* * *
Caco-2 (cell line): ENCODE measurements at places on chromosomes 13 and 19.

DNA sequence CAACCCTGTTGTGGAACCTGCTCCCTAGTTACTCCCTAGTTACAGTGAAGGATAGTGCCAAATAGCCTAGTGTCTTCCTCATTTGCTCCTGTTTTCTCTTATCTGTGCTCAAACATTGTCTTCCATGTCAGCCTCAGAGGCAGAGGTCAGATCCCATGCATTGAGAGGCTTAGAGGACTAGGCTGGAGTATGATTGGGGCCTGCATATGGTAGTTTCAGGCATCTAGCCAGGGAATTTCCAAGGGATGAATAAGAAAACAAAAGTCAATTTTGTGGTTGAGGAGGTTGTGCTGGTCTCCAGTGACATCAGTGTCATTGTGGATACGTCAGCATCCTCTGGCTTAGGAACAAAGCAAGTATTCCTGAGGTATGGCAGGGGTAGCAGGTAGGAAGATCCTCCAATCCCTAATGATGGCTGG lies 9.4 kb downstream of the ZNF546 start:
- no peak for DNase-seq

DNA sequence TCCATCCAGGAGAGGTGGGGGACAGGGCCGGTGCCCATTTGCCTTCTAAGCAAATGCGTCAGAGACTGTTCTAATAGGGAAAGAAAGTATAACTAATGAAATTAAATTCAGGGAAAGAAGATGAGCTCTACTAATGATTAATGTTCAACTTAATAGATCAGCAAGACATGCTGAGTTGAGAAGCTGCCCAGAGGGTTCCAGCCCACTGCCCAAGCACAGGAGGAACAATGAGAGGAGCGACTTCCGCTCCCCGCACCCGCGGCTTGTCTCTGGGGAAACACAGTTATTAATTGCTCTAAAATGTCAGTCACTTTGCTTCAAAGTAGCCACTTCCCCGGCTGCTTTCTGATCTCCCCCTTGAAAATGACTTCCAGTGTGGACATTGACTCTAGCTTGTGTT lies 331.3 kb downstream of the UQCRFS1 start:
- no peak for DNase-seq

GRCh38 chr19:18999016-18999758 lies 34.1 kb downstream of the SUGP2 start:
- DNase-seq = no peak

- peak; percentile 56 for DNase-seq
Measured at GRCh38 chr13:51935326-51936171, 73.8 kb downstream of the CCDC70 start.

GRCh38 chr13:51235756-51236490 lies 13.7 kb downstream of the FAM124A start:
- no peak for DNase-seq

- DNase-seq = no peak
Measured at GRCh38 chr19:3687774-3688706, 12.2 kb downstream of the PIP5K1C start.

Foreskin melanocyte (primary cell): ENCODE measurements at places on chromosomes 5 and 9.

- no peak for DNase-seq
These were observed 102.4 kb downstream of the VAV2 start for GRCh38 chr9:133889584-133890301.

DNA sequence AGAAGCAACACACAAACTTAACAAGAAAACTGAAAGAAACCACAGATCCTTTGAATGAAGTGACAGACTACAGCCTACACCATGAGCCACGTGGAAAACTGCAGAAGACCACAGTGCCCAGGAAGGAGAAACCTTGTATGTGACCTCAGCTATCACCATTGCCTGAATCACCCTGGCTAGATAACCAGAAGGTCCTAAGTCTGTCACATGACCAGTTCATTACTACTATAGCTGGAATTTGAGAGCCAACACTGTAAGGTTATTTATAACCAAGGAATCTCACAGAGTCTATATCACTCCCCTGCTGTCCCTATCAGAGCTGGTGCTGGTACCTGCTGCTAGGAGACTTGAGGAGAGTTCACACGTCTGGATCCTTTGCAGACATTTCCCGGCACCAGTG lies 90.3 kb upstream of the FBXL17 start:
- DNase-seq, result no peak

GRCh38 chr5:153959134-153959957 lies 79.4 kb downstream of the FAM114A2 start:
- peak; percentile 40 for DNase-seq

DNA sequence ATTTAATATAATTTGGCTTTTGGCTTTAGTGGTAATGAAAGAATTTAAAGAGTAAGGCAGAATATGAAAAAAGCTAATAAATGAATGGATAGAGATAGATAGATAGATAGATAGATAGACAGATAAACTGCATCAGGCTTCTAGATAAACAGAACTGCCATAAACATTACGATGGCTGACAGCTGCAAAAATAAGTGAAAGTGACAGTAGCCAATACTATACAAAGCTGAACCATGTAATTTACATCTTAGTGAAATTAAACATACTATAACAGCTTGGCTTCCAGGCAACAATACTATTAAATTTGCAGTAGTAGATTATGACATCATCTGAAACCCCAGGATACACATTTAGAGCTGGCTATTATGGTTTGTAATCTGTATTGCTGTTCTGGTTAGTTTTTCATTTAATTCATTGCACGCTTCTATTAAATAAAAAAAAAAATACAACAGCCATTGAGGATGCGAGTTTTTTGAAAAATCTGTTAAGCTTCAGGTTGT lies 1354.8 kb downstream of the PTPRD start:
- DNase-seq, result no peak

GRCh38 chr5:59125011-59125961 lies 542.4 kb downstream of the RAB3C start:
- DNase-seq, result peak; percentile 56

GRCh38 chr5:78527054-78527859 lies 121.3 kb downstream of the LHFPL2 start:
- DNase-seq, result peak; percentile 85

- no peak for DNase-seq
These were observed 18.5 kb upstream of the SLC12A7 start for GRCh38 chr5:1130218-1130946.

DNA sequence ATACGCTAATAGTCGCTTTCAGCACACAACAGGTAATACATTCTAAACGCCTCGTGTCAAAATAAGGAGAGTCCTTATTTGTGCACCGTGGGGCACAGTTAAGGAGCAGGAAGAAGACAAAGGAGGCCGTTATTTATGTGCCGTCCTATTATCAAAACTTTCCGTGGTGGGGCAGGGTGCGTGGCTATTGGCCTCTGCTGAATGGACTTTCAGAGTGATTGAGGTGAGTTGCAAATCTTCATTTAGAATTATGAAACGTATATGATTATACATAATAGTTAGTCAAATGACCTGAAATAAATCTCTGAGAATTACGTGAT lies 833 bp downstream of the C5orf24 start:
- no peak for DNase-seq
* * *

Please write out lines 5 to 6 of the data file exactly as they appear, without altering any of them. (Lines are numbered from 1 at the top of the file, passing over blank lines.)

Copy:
- no peak for DNase-seq

GRCh38 chr19:18999016-18999758 lies 34.1 kb downstream of the SUGP2 start: